The Round Table

Fred Smith

Fred Smith


May 17, 2023


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Almost ten years ago, Tony Bennett and Lady Gaga released “Cheek to Cheek,” their album of jazz duets. Bennett’s controlled, classy (always a coat and tie) appearance matched with Lady Gaga’s ever-changing and audacious persona would seem to be a formula for failure but it worked beautifully. Bennett later remarked that the key to a good duet is contrast along with quality material and voices that complement each other. As well, they had developed a friendship two years before that led them to want to work together on the project. It was a stretch, but two soloists found complementary partners to create a best-selling album.

For some reason, listening to their music makes me wonder if there were individuals in Scripture who would have been good collaborators. There would need to be enough contrast in their voices to come up with surprising, quality material, and it would be good if they had a relationship beforehand. A number of combinations come to mind, but the relationship that would seem the most obvious is Paul and Luke—two deeply committed friends who traveled together for years. Both are prolific writers with broad audiences. As well, their styles (and probably personalities) could not be more different. In today’s culture, Luke and Paul might be similar to Donald Miller and John Piper.

Luke is the storyteller who organizes his material around a clear narrative with a beginning, middle and end. He enjoys colorful detail and the human interest. He loves using parables, encounters with friends and enemies alike, and the plot line of the life of Jesus. On the other hand, Paul, the theologian, sets the doctrinal course of the Church. Yes, there are people in his writing, but often they are either mentioned in the greetings at the end of the letter or because Paul is working through a conflict with them. His primary concern is with the content of his letters, leaving little time for stories. Paul is logical, organized and sometimes passionate and protective, but his focus is always on making his argument.

How is it that the two men who knew each other as well as they did and who went through such trials together never thought about doing something collaborative? It’s hard to believe that the two—after years of work and writing—would not share what they were doing. Did they both sit at their separate writing tables and never confer or exchange advice?

“Luke, what do you think of this letter I’ve written to the believers in Corinth? Do you think the part about love could use a little tightening up?”

“Should I go a little easier on the false teachers at Galatia or just leave it the way it is?”

I could imagine a motivated event promoter working with them to perform “An Evening With Paul and Luke: Parables and Proclamation” in towns around the Mediterranean. Luke could open with some stories and then Paul could follow with 30 minutes of intense teaching. Back and forth they could go and the combination would be magic. Who knows? Maybe they did work together at some point and we simply don’t know about it. There could not have been a more interesting, complementary duet than Luke and Paul.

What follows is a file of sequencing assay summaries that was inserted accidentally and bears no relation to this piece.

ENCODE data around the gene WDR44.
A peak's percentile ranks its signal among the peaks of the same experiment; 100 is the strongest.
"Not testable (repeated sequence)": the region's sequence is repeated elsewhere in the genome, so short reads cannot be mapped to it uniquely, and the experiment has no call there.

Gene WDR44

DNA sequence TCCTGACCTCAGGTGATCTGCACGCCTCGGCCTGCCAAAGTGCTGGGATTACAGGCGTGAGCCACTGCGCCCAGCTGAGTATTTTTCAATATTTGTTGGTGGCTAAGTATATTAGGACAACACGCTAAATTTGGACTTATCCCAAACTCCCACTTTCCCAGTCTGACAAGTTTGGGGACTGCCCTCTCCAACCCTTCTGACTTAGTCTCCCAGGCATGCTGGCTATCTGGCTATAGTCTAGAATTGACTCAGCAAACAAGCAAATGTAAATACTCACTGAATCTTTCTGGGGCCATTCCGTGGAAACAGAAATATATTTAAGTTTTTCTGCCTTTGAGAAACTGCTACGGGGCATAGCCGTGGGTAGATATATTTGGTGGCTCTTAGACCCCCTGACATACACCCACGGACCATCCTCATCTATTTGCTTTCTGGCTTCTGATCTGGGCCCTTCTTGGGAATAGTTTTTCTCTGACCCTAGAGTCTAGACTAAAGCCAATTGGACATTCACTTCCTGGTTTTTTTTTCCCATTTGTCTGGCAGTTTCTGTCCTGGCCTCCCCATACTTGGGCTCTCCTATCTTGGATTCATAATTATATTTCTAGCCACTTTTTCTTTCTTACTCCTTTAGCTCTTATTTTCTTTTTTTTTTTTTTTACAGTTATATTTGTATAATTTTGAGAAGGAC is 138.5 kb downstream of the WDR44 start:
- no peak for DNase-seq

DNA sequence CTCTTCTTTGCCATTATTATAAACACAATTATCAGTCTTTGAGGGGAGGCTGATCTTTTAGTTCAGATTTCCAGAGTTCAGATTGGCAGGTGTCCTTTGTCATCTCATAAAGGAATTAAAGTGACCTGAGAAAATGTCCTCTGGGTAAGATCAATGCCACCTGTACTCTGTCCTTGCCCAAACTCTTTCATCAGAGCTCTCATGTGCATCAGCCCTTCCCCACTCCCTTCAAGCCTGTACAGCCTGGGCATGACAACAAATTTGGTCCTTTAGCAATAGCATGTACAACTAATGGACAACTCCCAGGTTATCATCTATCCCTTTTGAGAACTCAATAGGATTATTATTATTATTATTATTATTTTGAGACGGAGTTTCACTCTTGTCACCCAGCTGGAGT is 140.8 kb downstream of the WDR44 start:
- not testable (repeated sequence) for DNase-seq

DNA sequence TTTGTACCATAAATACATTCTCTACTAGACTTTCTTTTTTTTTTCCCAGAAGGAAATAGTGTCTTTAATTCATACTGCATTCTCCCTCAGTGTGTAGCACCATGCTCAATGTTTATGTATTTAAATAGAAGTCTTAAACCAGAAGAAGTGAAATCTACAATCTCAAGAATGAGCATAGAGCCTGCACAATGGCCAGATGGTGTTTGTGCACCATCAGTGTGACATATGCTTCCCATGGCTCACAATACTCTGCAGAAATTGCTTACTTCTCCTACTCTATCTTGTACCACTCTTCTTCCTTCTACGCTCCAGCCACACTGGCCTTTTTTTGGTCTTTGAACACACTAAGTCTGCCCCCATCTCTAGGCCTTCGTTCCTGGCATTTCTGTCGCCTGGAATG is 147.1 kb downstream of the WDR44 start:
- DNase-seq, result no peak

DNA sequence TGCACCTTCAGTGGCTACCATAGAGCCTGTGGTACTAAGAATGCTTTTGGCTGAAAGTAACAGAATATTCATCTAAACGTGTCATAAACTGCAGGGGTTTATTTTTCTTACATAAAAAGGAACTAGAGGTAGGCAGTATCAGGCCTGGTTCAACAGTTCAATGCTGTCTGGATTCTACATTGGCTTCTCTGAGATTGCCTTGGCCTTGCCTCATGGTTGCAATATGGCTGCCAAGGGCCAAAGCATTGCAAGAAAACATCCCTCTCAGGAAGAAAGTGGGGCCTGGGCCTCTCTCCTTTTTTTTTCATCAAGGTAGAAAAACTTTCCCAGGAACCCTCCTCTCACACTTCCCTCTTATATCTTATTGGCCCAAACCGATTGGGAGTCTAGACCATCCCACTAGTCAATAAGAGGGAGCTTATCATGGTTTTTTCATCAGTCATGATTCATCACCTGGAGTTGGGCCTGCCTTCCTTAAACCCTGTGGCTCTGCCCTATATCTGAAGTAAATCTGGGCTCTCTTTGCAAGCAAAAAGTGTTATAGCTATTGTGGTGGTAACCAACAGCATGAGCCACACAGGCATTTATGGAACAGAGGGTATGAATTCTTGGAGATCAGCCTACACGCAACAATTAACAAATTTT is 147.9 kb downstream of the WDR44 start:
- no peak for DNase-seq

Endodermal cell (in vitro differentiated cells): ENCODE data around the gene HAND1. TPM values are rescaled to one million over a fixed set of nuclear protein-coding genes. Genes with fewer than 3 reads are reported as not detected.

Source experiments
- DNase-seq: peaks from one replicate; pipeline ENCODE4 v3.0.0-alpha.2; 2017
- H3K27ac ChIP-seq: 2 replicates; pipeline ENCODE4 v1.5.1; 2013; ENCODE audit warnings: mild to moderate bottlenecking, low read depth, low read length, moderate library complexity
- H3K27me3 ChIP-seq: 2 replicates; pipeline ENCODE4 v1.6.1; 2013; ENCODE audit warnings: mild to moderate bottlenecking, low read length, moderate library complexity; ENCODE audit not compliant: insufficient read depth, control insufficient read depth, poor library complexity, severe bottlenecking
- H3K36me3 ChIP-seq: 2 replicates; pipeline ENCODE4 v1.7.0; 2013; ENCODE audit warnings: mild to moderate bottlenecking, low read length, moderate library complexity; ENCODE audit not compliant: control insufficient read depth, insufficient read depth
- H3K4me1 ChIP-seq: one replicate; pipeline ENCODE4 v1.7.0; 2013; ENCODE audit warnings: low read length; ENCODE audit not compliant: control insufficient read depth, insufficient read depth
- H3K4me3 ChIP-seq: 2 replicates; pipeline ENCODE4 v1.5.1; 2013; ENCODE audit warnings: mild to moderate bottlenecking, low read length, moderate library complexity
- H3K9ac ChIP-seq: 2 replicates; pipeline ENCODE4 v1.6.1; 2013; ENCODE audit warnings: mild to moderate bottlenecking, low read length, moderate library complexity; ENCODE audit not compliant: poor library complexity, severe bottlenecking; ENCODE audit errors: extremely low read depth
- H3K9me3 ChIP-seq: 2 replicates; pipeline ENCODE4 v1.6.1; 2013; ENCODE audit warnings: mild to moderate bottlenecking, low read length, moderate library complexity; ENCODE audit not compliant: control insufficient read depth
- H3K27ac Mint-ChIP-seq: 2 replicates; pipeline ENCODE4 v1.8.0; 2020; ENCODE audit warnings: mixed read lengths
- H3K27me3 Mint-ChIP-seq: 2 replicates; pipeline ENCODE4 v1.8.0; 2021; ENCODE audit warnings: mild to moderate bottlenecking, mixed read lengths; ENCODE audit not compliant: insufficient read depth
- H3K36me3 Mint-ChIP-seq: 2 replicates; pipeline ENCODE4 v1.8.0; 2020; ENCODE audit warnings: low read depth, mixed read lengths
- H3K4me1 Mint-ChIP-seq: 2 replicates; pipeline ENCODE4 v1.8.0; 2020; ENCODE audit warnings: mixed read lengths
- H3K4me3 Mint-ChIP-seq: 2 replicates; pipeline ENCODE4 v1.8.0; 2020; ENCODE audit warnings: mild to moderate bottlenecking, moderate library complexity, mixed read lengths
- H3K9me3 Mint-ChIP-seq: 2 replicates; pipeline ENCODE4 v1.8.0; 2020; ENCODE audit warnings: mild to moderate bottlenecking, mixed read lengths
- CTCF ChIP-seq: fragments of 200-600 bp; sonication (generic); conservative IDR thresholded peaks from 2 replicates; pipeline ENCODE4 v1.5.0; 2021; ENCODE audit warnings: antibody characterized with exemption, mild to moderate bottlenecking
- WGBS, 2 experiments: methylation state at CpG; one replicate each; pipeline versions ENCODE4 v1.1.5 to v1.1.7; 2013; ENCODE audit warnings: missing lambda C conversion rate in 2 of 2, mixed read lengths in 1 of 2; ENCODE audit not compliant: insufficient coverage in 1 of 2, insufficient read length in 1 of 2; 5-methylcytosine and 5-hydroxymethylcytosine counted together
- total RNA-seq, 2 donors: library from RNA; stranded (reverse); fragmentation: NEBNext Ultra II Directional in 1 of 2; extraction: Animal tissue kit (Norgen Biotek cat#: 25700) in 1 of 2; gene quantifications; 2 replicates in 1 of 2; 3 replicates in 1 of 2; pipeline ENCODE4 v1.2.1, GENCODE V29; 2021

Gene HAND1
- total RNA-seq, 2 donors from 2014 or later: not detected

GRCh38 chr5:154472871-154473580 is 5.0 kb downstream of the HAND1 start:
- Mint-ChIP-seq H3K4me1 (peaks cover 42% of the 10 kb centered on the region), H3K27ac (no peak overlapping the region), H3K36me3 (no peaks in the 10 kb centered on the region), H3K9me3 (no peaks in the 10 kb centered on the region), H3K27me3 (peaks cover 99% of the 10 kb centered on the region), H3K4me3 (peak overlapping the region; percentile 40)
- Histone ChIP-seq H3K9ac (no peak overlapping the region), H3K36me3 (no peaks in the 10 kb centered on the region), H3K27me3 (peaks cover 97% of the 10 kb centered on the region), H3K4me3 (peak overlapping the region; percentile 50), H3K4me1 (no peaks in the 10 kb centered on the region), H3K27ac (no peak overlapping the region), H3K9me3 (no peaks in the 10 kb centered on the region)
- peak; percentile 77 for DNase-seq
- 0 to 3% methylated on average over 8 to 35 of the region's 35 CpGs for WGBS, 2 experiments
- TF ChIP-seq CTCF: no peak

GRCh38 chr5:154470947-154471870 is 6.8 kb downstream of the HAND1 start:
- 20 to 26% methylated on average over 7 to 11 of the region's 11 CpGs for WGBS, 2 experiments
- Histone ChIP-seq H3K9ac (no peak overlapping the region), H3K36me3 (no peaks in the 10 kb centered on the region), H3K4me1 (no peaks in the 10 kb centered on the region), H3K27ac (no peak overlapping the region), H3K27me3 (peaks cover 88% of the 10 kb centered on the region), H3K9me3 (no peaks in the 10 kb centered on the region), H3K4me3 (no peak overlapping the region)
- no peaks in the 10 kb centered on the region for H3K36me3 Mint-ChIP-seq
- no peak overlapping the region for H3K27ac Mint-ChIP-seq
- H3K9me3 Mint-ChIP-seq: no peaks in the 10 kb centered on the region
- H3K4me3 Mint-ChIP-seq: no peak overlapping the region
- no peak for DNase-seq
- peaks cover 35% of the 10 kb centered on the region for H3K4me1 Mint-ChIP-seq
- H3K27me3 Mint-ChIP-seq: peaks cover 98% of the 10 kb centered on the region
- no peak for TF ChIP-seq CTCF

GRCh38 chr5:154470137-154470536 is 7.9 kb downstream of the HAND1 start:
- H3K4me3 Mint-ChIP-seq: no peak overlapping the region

Story Needs Truth

In the last several years there has been a movement in the evangelical world to find the “narrative” not only in Scripture but in our own lives to understand the story we are each living. In that sense, Luke has the advantage over Paul. People love stories. Our brains love stories and a well-crafted one actually increases our brain’s levels of oxytocin and makes us more compassionate, generous and trustworthy. Oxytocin is sometimes called our “moral molecule” because when the brain synthesizes oxytocin, we are — for the moment — better people.

I don’t know what the neuroscience of straight doctrinal teaching is, but I suspect it doesn’t give the same measurable levels of pleasure. However, story alone is not enough. Story needs truth.

I thought about this all again one Christmas morning when our family tradition is to read Luke’s account of the birth of Jesus. What if we made a duet out of it and read Colossians and Luke together? What if we combined the power of the story and the cosmic perspective of Paul? Two great friends with contrasting voices and the highest quality content. So, that’s what we did and, while it was a Scriptural “mash up” of sorts, I think Paul and Luke together get it just right because, while different, they each bring their best.

The baby wrapped in blankets in the manger and the firstborn over all creation. The family looking for shelter and the one by whom and for whom everything has been made. The infant and the one towering far above everything and everyone. The vulnerable child and the one through whom all things hold together. That’s the magic of the right kind of contrast, quality and, above all, two voices blended perfectly.

Art by Douglas Fiely

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